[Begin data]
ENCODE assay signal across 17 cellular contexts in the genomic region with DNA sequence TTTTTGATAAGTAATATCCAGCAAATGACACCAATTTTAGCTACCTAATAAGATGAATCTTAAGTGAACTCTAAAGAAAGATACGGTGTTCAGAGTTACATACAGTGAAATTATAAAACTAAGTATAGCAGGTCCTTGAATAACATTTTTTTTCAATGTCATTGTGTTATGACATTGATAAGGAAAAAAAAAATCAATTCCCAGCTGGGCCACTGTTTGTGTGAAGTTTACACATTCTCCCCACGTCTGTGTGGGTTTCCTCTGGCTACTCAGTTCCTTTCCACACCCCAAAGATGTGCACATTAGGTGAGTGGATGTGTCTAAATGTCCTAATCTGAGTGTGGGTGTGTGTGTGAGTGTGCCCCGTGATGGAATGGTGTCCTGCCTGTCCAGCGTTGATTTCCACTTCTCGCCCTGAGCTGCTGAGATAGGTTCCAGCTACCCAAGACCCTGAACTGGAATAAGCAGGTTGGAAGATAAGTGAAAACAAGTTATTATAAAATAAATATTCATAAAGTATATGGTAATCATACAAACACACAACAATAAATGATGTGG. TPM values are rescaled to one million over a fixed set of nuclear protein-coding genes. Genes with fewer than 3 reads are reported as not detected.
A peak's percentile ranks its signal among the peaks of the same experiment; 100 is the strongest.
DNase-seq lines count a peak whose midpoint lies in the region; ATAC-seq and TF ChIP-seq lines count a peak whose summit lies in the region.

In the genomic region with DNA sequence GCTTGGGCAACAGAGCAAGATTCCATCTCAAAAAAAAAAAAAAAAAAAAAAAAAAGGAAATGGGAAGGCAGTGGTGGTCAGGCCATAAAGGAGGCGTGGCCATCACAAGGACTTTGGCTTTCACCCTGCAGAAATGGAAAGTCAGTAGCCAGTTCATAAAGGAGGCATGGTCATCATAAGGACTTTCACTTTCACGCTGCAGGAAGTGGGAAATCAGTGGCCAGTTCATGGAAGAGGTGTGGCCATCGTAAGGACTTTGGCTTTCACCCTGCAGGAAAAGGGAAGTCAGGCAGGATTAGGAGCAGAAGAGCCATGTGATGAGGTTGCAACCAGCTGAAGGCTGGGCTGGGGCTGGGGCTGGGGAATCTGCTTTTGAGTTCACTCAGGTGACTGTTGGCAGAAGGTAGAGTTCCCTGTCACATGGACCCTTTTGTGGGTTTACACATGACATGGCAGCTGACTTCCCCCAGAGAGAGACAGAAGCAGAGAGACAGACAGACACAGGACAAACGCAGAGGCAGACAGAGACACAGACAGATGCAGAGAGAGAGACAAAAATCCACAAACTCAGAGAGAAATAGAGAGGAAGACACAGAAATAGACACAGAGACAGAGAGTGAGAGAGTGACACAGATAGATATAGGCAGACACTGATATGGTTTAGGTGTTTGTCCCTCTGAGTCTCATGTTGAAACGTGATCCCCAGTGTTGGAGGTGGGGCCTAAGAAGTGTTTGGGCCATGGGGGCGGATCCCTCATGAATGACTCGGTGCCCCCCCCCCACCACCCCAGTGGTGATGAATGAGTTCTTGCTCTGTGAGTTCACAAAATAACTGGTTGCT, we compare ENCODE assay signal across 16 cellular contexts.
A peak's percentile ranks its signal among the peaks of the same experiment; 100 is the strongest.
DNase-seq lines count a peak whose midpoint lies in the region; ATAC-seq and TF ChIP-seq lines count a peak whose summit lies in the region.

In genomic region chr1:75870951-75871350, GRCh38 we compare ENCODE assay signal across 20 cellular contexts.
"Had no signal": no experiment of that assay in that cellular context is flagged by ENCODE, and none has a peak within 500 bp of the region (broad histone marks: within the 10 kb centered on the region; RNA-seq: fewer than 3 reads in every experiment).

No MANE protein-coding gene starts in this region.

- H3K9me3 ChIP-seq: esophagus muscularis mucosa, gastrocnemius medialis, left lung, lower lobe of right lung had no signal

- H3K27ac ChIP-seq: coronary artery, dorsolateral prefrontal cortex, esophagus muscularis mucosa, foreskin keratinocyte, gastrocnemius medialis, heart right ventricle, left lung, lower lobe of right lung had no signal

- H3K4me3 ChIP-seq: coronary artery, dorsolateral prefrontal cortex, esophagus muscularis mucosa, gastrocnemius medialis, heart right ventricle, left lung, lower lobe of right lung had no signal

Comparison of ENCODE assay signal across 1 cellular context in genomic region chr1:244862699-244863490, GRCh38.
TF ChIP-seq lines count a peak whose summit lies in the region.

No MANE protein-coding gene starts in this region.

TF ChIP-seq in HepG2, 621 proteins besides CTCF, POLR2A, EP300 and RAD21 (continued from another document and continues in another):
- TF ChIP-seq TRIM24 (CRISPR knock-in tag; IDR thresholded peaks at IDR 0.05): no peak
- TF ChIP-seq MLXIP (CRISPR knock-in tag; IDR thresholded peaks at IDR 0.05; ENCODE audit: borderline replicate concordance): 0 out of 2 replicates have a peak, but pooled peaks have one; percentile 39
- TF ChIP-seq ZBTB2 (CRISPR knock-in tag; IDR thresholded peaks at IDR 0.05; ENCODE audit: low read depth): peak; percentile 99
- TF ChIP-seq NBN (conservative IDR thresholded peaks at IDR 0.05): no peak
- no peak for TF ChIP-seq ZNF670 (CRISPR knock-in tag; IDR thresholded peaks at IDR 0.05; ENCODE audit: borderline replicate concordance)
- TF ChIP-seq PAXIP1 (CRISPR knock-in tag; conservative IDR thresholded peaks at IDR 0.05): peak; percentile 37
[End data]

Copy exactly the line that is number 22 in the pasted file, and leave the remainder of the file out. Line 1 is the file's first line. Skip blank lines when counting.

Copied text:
- TF ChIP-seq PAXIP1 (CRISPR knock-in tag; conservative IDR thresholded peaks at IDR 0.05): peak; percentile 37